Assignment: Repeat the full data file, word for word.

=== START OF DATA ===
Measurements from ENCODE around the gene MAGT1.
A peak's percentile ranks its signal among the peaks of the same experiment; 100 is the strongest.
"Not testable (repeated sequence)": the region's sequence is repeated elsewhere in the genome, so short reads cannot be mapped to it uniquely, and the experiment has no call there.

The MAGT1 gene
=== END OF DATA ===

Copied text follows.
Measurements from ENCODE around the gene MAGT1.
A peak's percentile ranks its signal among the peaks of the same experiment; 100 is the strongest.
"Not testable (repeated sequence)": the region's sequence is repeated elsewhere in the genome, so short reads cannot be mapped to it uniquely, and the experiment has no call there.

The MAGT1 gene